WHO SUPPORTS IT

The California Labor Federation, Consumer Attorneys of California, the National Organization for Women and the ACLU of California are among the bill’s backers. It also was publicly supported by former Fox News anchor Gretchen Carlson, who in 2016 filed a high profile sexual harassment lawsuit against her now-deceased boss, Roger Ailes.

WHO’S OPPOSED

The California Chamber of Commerce, California Hospital Association, and a host of business advocacy organizations strongly oppose the bill, saying it will discourage arbitration, which they argue is a less expensive and time-consuming way to resolve disputes.

WHY IT MATTERS

Victims of sexual harassment are often afraid to come forward, and when they do, they often find that their employment contracts legally prevent them from speaking out about or suing their employers. This bill is aimed both at that issue and at the broader employment practice of forcing workers to settle disputes in arbitration, where judges are more likely to side with employers, instead of in open court.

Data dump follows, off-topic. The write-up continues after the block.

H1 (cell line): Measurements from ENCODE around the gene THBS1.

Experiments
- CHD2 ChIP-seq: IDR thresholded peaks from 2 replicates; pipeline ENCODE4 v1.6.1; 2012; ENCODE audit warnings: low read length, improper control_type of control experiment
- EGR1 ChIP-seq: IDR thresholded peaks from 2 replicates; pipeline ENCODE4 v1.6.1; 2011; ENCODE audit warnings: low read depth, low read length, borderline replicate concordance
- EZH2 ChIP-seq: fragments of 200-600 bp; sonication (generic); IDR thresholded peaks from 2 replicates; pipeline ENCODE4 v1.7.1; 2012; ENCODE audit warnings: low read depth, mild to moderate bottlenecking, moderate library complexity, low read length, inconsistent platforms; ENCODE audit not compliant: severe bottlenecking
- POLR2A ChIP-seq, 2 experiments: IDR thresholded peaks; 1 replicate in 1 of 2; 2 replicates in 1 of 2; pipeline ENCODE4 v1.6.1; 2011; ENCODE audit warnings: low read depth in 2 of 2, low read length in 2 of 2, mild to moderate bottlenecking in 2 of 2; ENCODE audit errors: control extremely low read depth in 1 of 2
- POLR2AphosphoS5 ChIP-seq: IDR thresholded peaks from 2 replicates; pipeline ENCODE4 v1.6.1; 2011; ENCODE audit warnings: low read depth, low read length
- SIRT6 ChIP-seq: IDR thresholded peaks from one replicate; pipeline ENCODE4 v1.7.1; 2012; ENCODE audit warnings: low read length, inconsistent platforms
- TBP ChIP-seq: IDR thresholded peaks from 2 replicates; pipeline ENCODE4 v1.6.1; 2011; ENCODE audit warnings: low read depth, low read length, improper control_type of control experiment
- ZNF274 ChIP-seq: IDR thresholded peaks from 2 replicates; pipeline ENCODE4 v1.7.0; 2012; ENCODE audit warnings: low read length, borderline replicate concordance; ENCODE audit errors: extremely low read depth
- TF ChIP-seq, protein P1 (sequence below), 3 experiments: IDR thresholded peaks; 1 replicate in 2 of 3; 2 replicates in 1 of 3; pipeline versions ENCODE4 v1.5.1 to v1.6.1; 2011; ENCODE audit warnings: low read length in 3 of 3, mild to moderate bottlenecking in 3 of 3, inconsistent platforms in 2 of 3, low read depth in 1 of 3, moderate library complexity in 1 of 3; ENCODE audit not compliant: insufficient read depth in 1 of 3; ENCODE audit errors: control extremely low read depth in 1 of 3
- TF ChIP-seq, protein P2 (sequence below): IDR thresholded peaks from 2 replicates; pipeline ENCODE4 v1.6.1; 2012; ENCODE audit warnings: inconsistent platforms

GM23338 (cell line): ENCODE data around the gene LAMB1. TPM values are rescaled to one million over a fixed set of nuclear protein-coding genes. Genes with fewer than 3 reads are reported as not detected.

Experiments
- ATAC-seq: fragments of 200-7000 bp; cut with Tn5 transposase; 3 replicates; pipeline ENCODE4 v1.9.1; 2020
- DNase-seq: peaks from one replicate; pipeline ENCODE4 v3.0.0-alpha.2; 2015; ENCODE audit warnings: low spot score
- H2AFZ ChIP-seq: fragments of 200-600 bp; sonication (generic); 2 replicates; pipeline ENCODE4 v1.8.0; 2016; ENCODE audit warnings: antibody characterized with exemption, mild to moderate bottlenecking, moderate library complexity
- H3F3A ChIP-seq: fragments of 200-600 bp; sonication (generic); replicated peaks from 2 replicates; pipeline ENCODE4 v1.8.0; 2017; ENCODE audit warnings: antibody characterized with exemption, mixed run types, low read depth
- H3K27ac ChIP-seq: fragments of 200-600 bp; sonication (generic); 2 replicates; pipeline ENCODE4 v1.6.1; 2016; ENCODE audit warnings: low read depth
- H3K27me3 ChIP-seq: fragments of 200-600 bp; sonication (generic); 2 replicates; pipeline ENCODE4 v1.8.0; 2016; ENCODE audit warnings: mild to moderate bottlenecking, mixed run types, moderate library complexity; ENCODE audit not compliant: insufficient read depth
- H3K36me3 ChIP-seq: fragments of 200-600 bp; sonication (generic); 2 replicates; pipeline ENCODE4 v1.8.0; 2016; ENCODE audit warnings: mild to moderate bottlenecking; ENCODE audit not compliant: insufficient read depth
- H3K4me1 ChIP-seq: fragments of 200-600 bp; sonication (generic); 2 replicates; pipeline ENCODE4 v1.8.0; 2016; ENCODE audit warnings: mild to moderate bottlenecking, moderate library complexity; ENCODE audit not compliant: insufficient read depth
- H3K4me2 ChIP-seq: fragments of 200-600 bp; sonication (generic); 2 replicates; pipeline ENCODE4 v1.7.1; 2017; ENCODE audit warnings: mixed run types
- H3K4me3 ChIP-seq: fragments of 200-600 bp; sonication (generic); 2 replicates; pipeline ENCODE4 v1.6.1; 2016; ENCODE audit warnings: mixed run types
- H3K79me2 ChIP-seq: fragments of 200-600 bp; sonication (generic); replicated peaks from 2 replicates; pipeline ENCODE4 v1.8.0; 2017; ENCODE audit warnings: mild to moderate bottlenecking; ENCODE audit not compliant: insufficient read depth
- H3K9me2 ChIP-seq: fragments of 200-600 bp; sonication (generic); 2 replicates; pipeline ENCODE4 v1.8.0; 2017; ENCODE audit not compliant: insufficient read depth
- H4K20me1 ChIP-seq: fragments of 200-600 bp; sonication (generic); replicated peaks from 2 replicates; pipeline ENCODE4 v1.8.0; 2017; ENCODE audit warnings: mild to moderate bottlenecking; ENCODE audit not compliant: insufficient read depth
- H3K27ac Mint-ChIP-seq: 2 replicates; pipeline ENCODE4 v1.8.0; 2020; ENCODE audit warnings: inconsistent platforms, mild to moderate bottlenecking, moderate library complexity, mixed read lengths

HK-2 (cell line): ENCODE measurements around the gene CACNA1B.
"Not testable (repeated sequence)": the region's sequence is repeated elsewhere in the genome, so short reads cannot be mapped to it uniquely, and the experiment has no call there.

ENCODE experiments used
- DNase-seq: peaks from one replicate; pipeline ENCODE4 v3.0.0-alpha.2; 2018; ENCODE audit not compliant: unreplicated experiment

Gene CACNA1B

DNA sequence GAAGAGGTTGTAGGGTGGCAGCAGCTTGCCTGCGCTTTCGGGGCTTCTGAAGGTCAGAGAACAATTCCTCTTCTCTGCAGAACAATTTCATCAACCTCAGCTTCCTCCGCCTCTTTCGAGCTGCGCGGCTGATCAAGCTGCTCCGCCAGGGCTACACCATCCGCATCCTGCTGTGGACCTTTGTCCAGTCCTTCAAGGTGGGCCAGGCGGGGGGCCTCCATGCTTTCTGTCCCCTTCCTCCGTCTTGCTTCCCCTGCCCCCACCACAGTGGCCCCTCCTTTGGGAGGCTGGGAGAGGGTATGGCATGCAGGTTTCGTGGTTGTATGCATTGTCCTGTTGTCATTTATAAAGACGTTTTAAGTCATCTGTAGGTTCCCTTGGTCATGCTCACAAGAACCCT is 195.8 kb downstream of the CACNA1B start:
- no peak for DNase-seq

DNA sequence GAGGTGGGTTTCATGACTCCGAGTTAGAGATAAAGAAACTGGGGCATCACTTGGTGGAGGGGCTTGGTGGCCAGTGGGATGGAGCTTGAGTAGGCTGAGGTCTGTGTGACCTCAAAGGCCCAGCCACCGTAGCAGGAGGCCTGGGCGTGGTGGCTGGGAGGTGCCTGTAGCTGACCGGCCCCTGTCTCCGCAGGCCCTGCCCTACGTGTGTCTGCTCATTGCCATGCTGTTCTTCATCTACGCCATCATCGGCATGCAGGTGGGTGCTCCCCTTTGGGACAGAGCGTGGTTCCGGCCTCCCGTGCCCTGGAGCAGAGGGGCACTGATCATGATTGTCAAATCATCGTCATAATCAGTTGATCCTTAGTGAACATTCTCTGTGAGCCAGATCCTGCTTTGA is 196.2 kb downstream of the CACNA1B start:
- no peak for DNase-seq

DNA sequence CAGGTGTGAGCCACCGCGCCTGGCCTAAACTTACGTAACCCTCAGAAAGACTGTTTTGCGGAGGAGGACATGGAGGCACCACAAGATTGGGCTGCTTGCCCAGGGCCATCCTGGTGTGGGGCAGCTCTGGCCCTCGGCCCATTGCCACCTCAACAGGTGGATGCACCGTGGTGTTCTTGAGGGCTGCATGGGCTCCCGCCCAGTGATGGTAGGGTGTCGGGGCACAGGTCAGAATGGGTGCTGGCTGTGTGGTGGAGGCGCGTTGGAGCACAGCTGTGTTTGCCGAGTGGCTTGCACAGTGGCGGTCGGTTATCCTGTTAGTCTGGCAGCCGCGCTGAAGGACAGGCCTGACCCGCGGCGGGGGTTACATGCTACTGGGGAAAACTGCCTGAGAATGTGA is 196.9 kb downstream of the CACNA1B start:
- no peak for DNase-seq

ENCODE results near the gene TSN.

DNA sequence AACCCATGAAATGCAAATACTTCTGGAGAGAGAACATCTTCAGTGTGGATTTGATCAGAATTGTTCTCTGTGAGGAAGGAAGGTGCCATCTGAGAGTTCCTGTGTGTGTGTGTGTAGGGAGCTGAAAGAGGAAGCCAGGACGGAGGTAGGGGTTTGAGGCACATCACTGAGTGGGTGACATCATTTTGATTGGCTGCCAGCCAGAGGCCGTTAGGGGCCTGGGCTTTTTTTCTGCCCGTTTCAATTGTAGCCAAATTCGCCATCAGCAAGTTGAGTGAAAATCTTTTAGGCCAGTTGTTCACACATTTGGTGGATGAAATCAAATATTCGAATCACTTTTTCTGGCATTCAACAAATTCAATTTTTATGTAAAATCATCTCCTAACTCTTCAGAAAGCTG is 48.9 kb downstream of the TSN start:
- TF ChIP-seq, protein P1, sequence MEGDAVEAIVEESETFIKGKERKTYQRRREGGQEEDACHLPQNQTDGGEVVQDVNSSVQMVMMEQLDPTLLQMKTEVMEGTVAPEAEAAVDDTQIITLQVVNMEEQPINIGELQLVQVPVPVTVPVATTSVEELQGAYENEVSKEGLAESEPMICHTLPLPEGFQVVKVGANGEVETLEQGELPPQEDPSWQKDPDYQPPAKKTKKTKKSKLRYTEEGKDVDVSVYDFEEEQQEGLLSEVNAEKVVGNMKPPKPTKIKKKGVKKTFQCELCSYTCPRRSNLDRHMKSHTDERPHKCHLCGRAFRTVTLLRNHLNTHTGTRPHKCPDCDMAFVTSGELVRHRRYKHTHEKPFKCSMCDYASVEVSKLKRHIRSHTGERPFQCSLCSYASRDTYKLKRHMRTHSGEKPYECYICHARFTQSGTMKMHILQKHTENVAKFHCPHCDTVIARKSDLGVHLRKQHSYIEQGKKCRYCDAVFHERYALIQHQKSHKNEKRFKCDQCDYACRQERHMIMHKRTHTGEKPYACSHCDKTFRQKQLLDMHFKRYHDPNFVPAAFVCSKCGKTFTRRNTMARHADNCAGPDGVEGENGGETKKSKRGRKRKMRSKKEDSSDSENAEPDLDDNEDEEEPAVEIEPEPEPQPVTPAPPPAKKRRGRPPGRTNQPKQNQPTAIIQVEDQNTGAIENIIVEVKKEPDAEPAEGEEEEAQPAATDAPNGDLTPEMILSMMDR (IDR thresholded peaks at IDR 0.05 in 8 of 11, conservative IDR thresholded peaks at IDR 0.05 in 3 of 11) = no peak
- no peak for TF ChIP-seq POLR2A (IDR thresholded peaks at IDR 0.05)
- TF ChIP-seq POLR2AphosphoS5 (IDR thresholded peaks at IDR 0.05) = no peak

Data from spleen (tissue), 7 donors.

GOVERNOR’S CALL

Vetoed by Governor Brown on September 30, 2018.

From the governor’s veto message: “Since this bill plainly violates federal law, I cannot sign this measure.”

—Antoinette Siu

Signed by Governor Brown


  1. 100 Percent Renewable Energy
  2. For-Profit Charter Schools
  3. Drinks in Kids' Meals
  4. Plastic Straws, by Request Only
  5. Wildfire Response
  6. 'Junk' Health Insurance
  7. Conservatorships for Mentally Ill Homeless People
  8. Secret Settlements
  9. Women on Corporate Boards
  10. Net Neutrality
  11. Police Accountability
  12. Rehab Centers

Vetoed by Governor Brown


  1. School Start Times
  2. Mental Health Counselors on Campus
  3. Bar Time: A Later Last Call
  4. Trump Tax Workarounds
  5. Abortion Pills at Campus Health Centers
  6. Drug Injection Sites
  7. Forced Arbitration